The impact of a mixture of low-molecular-weight organic acids (LMWOAs) composed of CA/MA/OA/LA with a molar ratio of 2.5:2.31:1.15:0.044 on uranium (U) accumulation and distribution in mustard (Brassica juncea var. tumida) was studied in this paper in order to understand the mechanism of rhizosphere-exudation assisted phytoremediation by hydroponic and pot culture experiments. The impact of the mixture of LWMOAs (Mix) on U accumulation showed that in hydroponic conditions Mix could enhance U translocation from root-to-shoot in mustard, but inhibit U uptake in root. In pot experiments, Mix enhanced both root and shoot U accumulation in mustard. The time-dependent kinetics of U uptake in mustard on Mix treatment showed that U content in plant shoots and roots increased with time increasing, and the steady state conditions were obtained at the 8th and 5th day with the U content of 1,528 and 2,300 mg/kg, respectively. Transmission electron microscope and energy dispersive X-ray spectrometry analysis for mustard roots showed that U was mainly observed on cell membrane of mustard roots on Mix treatment. This study would provide new insights for the mixture of LWMOAs-assisted phytoremediation of U-contaminated soil. (author)

  5. Studies relating to construction materials to be used in different options for head end treatment in reprocessing of mixed carbide fuel of plutonium and uranium

    International Nuclear Information System (INIS)

    Rajan, S.K.; Palamalai, A.; Ravi, T.N.; Sampath, M.; Raman, V.R.; Balasubramanian, G.R.

    1993-01-01

    Mixed carbide of uranium and plutonium has been chosen as the fuel for the first core of Fast Breeder Test Reactor, installed in the Indira Gandhi Centre for Atomic Research. Reprocessing of this fuel is one of the vital steps to prove the viability of the fuel cycle. The head end treatment process introduces constraints in the reprocessing of carbide fuel when compared to the commonly used mixed oxide fuel. Three head end processes, namely direct oxidation, pyrohydrolysis and direct dissolution in nitric acid with oxidation of organic acids were considered for study for exercising the choice. The paper briefly describes the three processes. In each process probable material of construction and related problems are discussed. (author). 3 refs, 5 figs, 7 tabs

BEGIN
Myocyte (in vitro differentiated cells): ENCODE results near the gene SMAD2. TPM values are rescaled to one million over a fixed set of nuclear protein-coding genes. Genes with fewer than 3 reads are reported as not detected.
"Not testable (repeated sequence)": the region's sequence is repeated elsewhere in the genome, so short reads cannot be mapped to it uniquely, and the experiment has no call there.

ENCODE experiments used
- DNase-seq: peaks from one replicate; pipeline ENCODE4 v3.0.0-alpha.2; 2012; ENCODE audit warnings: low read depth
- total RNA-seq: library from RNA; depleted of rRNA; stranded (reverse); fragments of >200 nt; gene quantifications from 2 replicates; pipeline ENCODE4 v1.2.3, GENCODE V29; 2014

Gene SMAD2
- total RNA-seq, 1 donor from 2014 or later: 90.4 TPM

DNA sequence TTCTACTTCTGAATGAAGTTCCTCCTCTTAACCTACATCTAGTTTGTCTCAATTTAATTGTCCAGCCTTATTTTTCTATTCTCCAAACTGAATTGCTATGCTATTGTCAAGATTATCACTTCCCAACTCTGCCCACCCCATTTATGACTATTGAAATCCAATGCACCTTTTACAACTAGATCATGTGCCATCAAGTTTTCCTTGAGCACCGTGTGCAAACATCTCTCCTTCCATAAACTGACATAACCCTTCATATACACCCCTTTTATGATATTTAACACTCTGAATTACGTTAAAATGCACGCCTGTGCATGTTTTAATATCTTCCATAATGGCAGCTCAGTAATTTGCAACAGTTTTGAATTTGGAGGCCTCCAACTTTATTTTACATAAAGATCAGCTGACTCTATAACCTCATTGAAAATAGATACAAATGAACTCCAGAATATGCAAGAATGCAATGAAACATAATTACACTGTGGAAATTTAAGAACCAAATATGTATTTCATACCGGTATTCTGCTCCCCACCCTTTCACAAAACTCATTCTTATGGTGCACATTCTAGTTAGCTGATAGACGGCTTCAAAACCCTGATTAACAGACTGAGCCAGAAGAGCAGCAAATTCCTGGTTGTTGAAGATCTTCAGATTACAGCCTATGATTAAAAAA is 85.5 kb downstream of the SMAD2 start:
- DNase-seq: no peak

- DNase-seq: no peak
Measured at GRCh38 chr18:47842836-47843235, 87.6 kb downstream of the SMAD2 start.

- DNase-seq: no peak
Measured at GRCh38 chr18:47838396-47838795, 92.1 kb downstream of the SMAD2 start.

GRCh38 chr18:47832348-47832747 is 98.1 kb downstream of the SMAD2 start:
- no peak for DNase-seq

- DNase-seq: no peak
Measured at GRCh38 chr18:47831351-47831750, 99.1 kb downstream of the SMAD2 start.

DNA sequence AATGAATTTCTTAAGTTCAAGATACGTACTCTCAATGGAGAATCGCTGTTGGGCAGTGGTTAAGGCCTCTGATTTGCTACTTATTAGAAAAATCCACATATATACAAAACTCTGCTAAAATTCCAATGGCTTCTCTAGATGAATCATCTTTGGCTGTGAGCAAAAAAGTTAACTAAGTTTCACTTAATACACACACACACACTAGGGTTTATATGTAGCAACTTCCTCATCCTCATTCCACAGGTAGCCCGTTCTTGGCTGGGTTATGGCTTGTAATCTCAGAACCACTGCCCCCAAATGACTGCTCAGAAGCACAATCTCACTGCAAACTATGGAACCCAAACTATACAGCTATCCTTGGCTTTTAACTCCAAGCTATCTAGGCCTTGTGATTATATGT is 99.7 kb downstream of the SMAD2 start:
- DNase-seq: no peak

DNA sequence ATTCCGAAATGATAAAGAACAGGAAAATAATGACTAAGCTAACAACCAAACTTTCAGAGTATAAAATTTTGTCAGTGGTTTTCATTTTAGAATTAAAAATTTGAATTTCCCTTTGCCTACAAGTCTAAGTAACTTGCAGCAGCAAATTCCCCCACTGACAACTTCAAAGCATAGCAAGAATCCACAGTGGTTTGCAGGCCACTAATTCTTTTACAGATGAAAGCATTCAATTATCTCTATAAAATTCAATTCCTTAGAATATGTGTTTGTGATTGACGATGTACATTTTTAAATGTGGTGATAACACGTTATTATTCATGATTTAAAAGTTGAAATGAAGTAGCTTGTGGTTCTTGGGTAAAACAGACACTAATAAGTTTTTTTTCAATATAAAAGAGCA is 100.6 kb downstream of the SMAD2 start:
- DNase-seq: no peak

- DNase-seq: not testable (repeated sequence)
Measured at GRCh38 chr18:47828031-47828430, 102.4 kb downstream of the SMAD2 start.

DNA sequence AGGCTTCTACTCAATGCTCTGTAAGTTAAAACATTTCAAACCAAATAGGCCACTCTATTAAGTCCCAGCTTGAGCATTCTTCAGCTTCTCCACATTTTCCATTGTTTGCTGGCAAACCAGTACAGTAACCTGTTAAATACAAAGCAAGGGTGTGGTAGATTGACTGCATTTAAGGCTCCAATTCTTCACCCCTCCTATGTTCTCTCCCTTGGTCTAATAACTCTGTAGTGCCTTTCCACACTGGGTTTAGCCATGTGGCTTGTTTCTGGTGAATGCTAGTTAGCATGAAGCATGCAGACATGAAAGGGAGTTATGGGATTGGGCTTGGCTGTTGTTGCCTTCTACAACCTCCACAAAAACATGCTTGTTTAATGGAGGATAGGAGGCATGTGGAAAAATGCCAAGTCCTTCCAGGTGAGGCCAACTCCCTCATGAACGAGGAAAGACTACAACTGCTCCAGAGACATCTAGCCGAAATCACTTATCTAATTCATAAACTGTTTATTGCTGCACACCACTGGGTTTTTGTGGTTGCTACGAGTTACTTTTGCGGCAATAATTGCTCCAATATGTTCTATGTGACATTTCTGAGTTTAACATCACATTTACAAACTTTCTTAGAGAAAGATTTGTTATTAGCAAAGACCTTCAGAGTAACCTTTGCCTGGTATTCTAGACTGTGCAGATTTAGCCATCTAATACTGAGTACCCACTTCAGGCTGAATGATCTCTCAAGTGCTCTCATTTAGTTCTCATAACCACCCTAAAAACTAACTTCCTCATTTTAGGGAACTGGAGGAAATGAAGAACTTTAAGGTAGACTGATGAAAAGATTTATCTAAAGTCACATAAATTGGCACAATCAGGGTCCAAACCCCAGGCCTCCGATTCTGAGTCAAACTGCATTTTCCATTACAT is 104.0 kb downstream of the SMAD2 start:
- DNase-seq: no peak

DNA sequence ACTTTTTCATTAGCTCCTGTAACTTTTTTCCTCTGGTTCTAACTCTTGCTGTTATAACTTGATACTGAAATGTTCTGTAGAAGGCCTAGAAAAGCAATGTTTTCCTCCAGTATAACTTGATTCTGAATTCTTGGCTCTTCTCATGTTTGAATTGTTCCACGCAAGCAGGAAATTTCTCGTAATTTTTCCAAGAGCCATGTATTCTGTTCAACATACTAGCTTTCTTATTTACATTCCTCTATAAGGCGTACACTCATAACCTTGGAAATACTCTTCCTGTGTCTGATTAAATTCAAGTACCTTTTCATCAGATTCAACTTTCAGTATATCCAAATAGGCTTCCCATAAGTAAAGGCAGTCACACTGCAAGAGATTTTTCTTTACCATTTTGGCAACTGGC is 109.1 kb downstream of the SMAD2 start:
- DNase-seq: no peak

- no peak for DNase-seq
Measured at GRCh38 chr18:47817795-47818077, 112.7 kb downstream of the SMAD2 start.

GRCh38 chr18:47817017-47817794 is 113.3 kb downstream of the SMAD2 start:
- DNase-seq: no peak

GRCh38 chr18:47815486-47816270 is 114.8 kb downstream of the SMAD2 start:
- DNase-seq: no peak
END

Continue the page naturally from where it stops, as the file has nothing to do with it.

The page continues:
6. The possibility of the mixed valence state in the uranium intermetallic compounds: UCoGa5, U2Ru2Sn and U2RuGa8

    International Nuclear Information System (INIS)

    Troc, Robert

    2007-01-01

    The mixed valence (MV) phenomenon has been observed so far in a large number of various compounds but containing only lanthanides. These properties are usually associated with the mixing of the localised f-state and the band states. The usual valence state for magnetic uranium intermetallics is the trivalent state 5f 3 or hybridised 5f 2 6d 1 , both are nearly degenerate in energy and can compete for a stability of the compound. In some cases a gain in an energy minimum may be achieved by very fast fluctuating between these two states with a time of 10 -14 s, which does not allow to yield the ordered state even if the exchange interactions (favourite the U-U distances) would be able for that. The latter cases seem to concern the described here intermetallics: one ternary compound based on Co, UCoGa 5 , and the two uranium ternary compounds based on Ru, namely U 2 Ru 2 Sn and U 2 RuGa 8 which all crystallize in a tetragonal unit cell. All these compounds show a maximum in their temperature dependences of the magnetic susceptibility measured along and perpendicular to the c-axis. Such a behaviour, which is reminiscent of a number of Ce (Sm, Eu) and Yb compounds for which χ(T) has in the past been considered by Sales and Wohlleben (SW) by applying their ICF model or by Lawrance et al. following their scaling procedure. It turned out that these phenomenological models can also be applied to the considered here two Ru-based uranium ternaries from which some reliable energy parameters could be found. In order to further support the mixing valence scenario for the first such cases in uranium compounds presented here, the transport and thermodynamic properties are also discussed. However, some of the most important results confirming the MV state, e.g., in U 2 RuGa 8 , has recently been achieved from the inelastic neutron scattering performed in the Rutherford Appleton Laboratory on the ISIS facility. From these measurements a characteristic gap of 60 meV has been

  7. Spatiotemporal variation of radon and carbon dioxide concentrations in an underground quarry: coupled processes of natural ventilation, barometric pumping and internal mixing.

    Science.gov (United States)

    Perrier, Frédéric; Richon, Patrick

    2010-04-01